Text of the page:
Tue, 2020-Apr-28 01:13 UTC
Length - 4:11
Welcome to featured Wiki of the Day where we read the summary of the featured Wikipedia article every day.
The featured article for Tuesday, 28 April 2020 is Alf Ramsey.
Sir Alfred Ernest Ramsey (22 January 1920 – 28 April 1999) was an English football player and manager. As a player, he represented the England national team and captained the side, but he is best known for his time as England manager from 1963 to 1974, which included guiding them to victory in the 1966 FIFA World Cup. Knighted in 1967 in recognition of the World Cup win, Ramsey also managed his country to third place in the 1968 European Championship and the quarter-finals of the 1970 World Cup and the 1972 European Championship respectively. As a player, Ramsey was a defender and a member of England's 1950 World Cup squad.
Ramsey was born and raised in a quiet Essex village. He showed sporting promise from an early age and, after serving in the British Army during the Second World War, embarked on a football career, primarily as a right-back. He was considered a rather slow but accomplished player with a tremendous grasp of the tactical side of the game. Nicknamed "The General", he played for England 32 times between 1948 and 1953, captaining the side three times, scoring three times and appearing in the 1950 World Cup. He played his club football for Southampton and Tottenham Hotspur and was part of the Tottenham side that won the English League championship in the 1950–51 season.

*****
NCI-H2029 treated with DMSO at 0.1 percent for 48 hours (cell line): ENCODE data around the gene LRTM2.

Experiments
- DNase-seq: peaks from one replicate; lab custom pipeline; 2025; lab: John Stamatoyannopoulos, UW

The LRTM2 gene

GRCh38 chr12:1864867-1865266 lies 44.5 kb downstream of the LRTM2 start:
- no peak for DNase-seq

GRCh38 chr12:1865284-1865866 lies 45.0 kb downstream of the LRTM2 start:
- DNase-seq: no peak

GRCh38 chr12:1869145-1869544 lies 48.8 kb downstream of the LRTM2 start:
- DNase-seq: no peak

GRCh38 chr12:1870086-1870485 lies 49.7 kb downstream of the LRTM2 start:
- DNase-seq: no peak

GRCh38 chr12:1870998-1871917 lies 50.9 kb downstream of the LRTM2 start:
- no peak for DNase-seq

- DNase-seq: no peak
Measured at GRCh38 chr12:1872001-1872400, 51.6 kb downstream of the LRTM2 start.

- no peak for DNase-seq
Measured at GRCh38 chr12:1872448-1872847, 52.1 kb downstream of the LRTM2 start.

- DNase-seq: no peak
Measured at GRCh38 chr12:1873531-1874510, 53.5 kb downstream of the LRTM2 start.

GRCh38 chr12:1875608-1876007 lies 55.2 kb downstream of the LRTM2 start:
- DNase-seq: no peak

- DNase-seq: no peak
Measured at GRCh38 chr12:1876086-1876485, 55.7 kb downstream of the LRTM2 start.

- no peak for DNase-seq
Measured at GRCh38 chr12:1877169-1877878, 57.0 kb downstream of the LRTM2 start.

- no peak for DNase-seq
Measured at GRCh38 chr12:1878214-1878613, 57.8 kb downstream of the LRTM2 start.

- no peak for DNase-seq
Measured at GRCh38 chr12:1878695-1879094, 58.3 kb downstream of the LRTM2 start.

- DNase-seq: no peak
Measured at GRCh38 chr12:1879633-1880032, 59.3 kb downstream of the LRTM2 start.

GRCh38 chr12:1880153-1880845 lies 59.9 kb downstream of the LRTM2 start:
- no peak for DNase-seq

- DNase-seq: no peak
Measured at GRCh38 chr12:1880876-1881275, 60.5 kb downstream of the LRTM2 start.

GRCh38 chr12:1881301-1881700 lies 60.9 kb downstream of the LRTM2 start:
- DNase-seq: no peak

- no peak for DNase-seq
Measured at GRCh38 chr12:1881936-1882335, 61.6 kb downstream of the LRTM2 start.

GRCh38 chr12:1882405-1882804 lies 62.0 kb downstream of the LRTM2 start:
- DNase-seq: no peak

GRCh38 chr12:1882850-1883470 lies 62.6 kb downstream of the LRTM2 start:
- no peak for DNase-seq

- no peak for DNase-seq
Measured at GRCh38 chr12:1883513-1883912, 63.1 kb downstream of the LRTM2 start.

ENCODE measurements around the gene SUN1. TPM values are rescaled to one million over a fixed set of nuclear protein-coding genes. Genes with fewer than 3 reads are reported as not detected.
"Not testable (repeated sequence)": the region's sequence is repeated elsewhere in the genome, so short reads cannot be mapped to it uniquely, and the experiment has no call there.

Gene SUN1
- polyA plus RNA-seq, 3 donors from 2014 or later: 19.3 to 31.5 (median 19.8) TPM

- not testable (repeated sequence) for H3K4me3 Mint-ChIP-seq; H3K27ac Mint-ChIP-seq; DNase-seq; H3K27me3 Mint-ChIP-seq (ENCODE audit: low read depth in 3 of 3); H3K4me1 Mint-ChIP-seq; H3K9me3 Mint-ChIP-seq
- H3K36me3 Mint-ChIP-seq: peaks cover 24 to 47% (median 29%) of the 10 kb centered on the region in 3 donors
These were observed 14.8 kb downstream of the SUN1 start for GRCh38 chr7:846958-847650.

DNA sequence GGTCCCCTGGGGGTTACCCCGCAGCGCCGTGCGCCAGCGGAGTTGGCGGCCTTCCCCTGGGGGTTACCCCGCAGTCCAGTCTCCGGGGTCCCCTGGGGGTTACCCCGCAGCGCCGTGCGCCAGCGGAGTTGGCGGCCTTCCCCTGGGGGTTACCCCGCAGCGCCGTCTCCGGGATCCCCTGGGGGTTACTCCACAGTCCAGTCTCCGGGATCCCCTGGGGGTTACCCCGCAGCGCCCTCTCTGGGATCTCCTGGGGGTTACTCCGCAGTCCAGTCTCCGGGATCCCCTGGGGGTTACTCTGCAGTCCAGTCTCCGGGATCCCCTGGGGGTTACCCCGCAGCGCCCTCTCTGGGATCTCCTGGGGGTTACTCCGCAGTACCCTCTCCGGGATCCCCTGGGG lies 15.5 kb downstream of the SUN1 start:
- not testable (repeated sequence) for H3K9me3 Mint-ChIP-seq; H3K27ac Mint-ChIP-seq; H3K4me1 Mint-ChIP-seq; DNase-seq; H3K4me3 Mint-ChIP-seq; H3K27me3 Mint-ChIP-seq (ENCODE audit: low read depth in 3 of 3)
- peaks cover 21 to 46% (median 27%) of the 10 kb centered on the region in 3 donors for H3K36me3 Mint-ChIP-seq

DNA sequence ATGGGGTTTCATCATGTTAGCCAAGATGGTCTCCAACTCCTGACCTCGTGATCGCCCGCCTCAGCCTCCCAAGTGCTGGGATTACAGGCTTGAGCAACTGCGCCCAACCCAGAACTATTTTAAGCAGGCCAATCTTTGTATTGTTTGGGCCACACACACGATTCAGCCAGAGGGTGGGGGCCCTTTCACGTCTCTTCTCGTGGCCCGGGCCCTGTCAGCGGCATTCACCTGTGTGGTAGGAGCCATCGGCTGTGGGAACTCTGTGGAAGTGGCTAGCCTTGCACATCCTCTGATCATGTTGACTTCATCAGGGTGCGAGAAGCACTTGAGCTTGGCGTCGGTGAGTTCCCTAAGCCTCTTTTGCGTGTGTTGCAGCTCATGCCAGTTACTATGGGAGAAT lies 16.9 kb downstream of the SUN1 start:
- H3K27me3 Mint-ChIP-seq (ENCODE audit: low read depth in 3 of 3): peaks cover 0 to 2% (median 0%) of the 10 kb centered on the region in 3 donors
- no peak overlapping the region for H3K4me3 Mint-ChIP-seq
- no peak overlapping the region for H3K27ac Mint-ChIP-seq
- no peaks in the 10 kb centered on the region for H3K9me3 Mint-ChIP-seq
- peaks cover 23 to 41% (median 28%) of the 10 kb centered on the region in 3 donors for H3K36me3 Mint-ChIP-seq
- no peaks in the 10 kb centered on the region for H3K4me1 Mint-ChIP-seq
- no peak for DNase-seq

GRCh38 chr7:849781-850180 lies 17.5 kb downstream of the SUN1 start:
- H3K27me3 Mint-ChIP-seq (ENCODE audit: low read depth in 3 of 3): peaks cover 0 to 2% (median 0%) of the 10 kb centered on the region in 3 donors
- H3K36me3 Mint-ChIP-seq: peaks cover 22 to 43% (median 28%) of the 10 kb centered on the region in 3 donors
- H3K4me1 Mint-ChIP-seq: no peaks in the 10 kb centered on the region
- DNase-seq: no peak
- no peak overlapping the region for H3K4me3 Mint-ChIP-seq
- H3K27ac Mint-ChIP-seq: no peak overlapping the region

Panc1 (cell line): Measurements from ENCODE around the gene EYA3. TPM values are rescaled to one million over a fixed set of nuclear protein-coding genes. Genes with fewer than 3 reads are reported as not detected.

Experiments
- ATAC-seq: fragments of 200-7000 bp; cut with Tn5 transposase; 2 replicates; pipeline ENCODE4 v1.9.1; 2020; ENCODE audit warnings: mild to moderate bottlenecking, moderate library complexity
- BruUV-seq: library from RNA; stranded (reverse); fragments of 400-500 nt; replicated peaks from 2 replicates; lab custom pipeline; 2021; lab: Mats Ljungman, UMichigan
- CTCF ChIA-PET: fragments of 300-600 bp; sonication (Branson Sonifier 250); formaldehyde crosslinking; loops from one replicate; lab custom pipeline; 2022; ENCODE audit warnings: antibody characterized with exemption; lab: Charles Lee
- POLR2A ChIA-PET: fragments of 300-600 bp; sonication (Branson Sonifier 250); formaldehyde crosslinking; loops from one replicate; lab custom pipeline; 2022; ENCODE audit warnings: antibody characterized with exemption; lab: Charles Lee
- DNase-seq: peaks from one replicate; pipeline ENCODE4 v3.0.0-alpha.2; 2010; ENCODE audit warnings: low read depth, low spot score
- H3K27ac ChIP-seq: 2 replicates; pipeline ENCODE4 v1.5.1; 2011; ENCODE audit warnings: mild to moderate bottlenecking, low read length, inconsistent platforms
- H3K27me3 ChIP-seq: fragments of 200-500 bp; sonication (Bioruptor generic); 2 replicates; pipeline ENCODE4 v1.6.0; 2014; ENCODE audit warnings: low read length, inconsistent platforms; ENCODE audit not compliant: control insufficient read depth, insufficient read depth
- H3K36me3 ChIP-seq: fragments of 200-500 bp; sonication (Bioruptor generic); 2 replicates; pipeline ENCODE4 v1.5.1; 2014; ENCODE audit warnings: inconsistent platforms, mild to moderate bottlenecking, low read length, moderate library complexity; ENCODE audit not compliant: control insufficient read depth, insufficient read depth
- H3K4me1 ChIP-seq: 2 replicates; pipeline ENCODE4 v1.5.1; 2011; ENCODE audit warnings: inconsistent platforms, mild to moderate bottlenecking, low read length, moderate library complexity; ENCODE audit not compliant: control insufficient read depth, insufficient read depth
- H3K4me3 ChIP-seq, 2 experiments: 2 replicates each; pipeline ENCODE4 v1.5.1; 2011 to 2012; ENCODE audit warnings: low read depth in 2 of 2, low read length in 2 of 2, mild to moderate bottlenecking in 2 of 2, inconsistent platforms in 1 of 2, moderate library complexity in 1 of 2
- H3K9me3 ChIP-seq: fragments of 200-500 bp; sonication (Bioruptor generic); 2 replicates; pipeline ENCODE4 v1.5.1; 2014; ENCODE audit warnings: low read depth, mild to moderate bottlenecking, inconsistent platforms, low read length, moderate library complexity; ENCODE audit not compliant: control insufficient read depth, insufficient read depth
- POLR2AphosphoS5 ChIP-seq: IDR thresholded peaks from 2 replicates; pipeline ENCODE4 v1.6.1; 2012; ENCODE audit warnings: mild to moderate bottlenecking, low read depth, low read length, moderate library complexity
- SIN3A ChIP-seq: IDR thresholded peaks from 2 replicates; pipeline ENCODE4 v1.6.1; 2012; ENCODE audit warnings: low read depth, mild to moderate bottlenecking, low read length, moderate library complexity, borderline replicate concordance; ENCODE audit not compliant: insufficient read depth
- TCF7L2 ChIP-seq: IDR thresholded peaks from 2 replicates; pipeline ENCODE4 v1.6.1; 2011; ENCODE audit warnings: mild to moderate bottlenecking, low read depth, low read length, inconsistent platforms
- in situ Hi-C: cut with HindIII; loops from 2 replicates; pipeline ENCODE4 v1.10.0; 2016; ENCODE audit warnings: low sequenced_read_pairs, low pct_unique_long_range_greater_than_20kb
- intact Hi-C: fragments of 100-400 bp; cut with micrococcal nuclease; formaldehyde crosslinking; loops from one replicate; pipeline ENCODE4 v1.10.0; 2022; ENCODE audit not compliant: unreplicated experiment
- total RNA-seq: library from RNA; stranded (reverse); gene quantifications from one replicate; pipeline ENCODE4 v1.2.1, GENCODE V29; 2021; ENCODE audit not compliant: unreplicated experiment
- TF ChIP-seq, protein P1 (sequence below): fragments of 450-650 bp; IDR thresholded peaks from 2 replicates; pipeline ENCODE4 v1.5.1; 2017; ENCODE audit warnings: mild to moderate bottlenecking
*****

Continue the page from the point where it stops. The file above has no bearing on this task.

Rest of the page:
Ramsey retired from playing aged 35 to become the manager of Ipswich Town, then in the third tier of English football. Ipswich rose through the divisions over the next six years, winning the Third Division South in 1956–57 and the Second Division in 1960–61. In the 1961–62 season, Ipswich's first ever campaign in the top division, Ramsey's team defied expectations to become champions of England. Ramsey took charge of the England team a year later. In a distinct break with common practice of the day, he used a narrow formation that led to his England side being dubbed "The Wingless Wonders". England's World Cup victory at Wembley in 1966 made Ramsey a national hero, though he had his critics, both at the time and since. He lost the England job acrimoniously, following the team's failure to qualify for the 1974 World Cup.
After managing England, Ramsey briefly held football-related roles at Birmingham City and Panathinaikos, before retiring in 1979–80. He led a somewhat reclusive life in Ipswich over the next two decades and died in 1999, aged 79. A statue of Ramsey was dedicated at the reconstructed Wembley Stadium in 2009, and various honours have been afforded to him in Ipswich. He is the first person to have been inducted into the English Football Hall of Fame twice: an inaugural inductee in 2002, in recognition of his achievements as a manager and admitted again in 2010 for his achievements as a player. He remains widely regarded as one of British football's all-time great managers.
This recording reflects the Wikipedia text as of 01:13 UTC on Tuesday, 28 April 2020.
For the full current version of the article, see Alf Ramsey on Wikipedia.
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